In practice, the external radiofrequency saturation pulse is applied for a time longer than the T1 of the bulk water protons. Woessner et al. (14) have published numerical solutions to the Bloch equations that show that both CEST and PARACEST systems approach steady state under these conditions. As was recently pointed out by Liu et al. (15) and Sun et al. (16), the most straightforward acquisition schemes for PARACEST and CEST MRI involve collecting a single line of k-space data with radiofrequency irradiation and a control. This approach can lead to long acquisition times since this process can only be repeated with repetition times longer than the T1 of the tissue. They approached shorter acquisition times for PARACEST/CEST imaging with a fast imaging method like fast spin echo following a long presaturation period. The long presaturation period may contain many short saturation pulses rather than one long one, thereby placing less stress on the radiofrequency amplifier.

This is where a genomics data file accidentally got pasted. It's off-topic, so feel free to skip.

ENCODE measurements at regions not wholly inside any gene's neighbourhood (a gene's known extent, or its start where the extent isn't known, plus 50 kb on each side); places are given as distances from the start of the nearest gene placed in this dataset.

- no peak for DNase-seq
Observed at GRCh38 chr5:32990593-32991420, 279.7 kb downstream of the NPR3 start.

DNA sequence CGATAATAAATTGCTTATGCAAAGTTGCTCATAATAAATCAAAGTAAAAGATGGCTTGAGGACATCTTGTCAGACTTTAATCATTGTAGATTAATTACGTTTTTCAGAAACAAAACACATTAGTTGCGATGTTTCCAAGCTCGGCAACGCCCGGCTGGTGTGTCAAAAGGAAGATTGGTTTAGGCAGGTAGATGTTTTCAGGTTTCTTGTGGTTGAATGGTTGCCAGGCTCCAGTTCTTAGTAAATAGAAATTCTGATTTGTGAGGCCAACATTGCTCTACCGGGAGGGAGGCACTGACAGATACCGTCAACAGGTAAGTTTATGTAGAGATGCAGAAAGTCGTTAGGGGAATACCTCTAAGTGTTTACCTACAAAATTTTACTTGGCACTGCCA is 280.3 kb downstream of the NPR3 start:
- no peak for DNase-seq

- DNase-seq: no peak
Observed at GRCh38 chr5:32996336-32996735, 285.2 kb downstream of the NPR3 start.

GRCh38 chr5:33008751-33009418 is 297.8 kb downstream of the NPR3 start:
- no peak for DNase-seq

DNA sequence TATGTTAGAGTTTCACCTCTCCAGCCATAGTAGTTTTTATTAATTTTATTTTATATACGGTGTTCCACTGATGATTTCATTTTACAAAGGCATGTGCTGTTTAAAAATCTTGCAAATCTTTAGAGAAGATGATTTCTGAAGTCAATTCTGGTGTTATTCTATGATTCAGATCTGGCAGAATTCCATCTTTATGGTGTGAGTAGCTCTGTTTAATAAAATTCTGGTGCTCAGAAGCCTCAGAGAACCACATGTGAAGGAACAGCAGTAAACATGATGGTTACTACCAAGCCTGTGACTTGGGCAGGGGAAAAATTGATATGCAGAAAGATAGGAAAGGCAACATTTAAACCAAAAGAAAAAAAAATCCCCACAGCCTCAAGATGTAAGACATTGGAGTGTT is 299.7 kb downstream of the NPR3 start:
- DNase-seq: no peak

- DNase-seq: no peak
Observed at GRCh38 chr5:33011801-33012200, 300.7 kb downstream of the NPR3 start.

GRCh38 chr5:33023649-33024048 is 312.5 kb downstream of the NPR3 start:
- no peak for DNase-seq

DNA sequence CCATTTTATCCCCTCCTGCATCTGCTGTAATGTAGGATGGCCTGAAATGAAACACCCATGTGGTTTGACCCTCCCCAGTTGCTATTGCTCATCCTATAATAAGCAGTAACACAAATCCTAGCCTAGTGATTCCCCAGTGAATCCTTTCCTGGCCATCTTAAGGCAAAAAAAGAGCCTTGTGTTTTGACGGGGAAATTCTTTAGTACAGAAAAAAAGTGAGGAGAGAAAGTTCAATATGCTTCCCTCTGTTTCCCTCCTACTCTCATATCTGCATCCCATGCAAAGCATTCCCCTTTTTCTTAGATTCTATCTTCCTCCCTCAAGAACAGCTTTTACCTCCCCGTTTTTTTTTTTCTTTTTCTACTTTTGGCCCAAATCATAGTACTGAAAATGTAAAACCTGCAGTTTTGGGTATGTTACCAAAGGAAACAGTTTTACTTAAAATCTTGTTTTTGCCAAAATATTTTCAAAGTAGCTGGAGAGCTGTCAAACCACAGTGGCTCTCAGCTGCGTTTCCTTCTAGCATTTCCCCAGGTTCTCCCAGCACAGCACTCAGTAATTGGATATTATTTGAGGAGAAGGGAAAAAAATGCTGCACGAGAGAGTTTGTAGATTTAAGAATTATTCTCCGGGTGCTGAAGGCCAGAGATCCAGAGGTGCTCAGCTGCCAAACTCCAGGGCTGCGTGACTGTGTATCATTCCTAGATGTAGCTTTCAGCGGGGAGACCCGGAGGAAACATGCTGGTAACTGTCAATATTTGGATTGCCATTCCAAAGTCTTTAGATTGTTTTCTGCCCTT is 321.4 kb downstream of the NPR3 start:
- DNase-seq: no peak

In our alternate approach, short presaturation pulses are interleaved within an ordinary two-dimensional, multislice, gradient echo pulse sequence (Fig. 1), one short presaturation pulse before each excitation pulse. The shorter presaturation pulses, being spaced at much less than T1, have a cumulative effect on the magnetization. The flexibility in speed, coverage, and signal-to-noise ratio of ordinary gradient echo imaging is preserved (17). This note shows that multislice imaging with PARACEST/CEST agents is practical and that in a uniform phantom the same effect is seen in each slice.
Images were acquired in a circularly polarized, transmit-receive, birdcage coil 18 cm long, with 10-cm diameter in a 1.5-T Signa scanner (GE Healthcare, Waukesha, WI).